Dennis Mastrolia says his wildlife control business has grown from about 5 percent of his business to 25 or 30 percent over just the past couple of years. The owner of Dennis the Mennis Pest Control in Boston, Mass., attributes this amazing level of growth to marketing — more specifically, to the redesign of his website, which now prominently features wildlife images. And while marketing can certainly influence the type of business a pest management company attracts, there also has to be activity. No problem there, say PMPs across the country: Nuisance wildlife activity is as strong and demanding as it’s ever been.
About half, 48 percent, of the PMPs who participated in this year’s PCT State of the Wildlife Control Market study say they offer wildlife control services. Of these, 95 percent report that the incidence of wildlife control problems has increased or remained steady over the past year. Half say that wildlife work has become a more significant portion of their business over the past five years. (This represents an 11 percent rise over 2019 responses, when 39 percent reported the same.) And 96 percent expect wildlife control revenues to represent a steady or growing portion of their overall service revenues in 2020.
“We count on wildlife work to be steady year after year,” says Jerry Swoboda of Swoboda Pest & Termite Control in Bryan, Texas. “Some of the activity is related to the weather — we get a lot of snake calls after heavy rains, for example. But we’re also a college town, so anytime students are moving in and out, we get calls for squirrels in attics and opossums under buildings. We service a lot of rental properties, so we see plenty of wildlife activity brought on by tenant negligence.”
While the type of wildlife encountered by PMPs is very much dependent on geography and weather conditions, squirrels and raccoons are the most commonly controlled animals in the country. Of the top dozen nuisance pests, bats, moles, raccoons, squirrels and birds are considered the most difficult to manage.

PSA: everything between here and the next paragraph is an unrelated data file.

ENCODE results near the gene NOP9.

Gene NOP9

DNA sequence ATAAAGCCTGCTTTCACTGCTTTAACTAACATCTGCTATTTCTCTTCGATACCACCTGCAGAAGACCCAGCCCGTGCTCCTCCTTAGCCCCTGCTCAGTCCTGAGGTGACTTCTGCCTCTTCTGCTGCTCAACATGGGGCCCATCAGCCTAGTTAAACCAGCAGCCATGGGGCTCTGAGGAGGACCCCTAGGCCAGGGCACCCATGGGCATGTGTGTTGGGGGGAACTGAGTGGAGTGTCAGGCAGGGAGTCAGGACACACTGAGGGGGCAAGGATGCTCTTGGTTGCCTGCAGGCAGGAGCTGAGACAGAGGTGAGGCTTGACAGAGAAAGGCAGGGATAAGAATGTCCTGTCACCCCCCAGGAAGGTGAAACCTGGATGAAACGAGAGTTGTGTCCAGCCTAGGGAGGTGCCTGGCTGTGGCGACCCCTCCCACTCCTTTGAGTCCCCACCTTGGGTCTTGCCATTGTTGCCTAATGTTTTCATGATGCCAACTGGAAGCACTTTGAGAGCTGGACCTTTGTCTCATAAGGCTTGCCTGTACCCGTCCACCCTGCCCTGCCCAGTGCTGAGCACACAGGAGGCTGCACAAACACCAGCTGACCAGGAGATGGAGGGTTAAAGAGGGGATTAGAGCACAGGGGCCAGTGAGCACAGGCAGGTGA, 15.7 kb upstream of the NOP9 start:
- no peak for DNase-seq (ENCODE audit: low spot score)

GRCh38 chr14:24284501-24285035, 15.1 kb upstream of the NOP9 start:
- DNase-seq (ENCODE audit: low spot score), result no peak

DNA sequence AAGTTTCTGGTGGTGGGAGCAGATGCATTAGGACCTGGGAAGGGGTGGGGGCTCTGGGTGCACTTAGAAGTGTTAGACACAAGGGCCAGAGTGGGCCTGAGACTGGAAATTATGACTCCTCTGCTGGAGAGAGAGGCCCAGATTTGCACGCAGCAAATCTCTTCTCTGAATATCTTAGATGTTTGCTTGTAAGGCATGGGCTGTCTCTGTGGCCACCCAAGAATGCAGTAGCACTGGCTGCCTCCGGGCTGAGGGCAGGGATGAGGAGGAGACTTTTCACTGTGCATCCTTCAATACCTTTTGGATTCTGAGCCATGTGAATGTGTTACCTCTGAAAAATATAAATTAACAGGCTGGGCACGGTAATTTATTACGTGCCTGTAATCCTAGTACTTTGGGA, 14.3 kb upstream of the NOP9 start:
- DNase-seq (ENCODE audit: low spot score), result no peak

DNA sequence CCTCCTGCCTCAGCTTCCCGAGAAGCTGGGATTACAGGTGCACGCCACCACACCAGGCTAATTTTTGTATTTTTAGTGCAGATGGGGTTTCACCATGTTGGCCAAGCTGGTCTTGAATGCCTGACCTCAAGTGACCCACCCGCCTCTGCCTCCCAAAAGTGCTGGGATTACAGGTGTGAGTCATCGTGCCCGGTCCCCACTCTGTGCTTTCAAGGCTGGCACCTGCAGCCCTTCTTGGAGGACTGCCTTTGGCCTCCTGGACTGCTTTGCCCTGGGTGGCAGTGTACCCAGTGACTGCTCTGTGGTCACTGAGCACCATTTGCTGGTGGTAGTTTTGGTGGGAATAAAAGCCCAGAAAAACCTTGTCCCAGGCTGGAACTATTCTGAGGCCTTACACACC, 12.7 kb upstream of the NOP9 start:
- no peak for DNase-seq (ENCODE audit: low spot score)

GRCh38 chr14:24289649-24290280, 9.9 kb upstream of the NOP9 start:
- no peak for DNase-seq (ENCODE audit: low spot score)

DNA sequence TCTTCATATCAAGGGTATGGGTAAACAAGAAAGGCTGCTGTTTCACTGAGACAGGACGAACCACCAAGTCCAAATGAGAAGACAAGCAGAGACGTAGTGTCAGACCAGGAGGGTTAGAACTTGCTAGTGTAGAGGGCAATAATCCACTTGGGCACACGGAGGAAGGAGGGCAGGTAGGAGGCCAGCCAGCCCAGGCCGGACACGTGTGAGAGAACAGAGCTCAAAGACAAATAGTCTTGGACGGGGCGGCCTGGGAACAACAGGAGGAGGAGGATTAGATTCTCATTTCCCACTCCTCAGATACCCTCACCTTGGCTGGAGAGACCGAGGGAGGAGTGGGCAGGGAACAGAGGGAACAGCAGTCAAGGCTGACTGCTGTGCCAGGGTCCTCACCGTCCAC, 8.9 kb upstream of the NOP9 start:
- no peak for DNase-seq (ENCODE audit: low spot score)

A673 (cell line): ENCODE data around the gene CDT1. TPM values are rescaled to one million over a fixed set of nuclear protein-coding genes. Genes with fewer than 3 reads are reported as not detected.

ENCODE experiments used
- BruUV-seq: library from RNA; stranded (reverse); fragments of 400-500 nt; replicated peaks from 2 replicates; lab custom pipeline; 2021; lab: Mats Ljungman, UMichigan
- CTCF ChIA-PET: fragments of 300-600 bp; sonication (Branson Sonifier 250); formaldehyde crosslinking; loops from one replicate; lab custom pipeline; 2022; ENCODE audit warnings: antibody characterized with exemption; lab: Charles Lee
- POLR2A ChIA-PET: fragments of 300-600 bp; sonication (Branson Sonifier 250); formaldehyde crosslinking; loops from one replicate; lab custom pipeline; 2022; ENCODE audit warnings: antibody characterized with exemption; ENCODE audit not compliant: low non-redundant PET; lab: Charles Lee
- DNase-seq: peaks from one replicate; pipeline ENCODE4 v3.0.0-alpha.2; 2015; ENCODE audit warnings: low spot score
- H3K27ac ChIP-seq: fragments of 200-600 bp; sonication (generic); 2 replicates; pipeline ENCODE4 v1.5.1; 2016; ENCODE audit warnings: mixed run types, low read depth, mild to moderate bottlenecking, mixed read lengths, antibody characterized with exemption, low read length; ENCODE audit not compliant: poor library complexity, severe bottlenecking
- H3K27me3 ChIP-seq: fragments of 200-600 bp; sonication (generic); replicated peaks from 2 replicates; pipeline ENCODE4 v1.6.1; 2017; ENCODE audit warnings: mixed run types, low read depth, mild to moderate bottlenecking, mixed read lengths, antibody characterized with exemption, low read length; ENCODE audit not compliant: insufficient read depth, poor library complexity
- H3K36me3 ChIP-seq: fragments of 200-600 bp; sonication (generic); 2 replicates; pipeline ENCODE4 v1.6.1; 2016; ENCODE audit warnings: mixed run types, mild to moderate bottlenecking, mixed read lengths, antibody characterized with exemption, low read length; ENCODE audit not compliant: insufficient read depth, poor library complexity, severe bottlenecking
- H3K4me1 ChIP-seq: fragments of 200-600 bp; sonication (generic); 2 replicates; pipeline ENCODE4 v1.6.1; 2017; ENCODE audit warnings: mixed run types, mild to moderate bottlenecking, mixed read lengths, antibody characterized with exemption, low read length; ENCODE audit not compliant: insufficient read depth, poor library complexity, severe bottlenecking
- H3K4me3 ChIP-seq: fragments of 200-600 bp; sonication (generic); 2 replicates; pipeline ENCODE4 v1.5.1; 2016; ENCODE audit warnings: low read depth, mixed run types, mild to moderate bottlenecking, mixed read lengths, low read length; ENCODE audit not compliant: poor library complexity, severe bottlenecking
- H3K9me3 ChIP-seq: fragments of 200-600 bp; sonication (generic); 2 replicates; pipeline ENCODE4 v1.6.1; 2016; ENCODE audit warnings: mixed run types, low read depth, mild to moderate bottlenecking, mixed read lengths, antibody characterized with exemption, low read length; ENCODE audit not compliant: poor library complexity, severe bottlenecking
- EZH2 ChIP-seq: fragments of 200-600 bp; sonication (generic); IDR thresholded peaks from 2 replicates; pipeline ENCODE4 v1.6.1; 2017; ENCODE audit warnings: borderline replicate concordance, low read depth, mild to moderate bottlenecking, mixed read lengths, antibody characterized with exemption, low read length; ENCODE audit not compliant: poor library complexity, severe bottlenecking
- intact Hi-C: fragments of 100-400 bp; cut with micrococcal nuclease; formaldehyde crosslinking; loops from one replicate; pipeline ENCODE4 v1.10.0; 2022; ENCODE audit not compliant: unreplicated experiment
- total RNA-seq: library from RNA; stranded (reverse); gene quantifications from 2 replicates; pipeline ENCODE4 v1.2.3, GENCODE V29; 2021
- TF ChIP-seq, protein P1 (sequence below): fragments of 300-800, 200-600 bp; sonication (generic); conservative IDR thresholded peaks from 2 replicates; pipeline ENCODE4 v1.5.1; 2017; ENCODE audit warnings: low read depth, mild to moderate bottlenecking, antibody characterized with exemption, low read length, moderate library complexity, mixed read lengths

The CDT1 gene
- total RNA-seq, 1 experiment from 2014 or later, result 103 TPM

For bats, the most challenging issue is often their protected-species status, which limits the times of year they can be controlled. When customers call with bat issues during the maternity season, there’s little a pest control company can do.
“If we get a call for bats in the spring, we have to educate the customer about why we can’t touch them until September,” says Mastrolia. “It’s not what they want to hear, but when we explain that we would never want to exclude an adult and leave the minors there to die, they begin to understand.”
Keith Birkemeyer of ProBest Pest Management in Phoenix, Ariz., says that it’s important not only to avoid maternity season but also to do bat work at the right time of day. “When you’re excluding bats from a building, you need to be careful not to seal them in. That means waiting until they’ve left their roosts for the night.”
For some bat issues, one night isn’t enough to get the job done, Birkemeyer adds. “We did one bat job, for a large motel that had aluminum windows protected by an archway of brick. There was a gap allowing bats to come and go. We waited until they headed south, and then we excluded the windows. It took us a month-and-a-half to finish, but we’ve had no callbacks. When bats come back and see that there’s no longer a way in, they move on to find another home.”
Mastrolia says that communicating the rationale behind the timing and the methodology you’re using is essential to building a solid relationship with your customer. “Customers want their issues to be resolved immediately, but it’s not always that easy with wildlife,” he shares.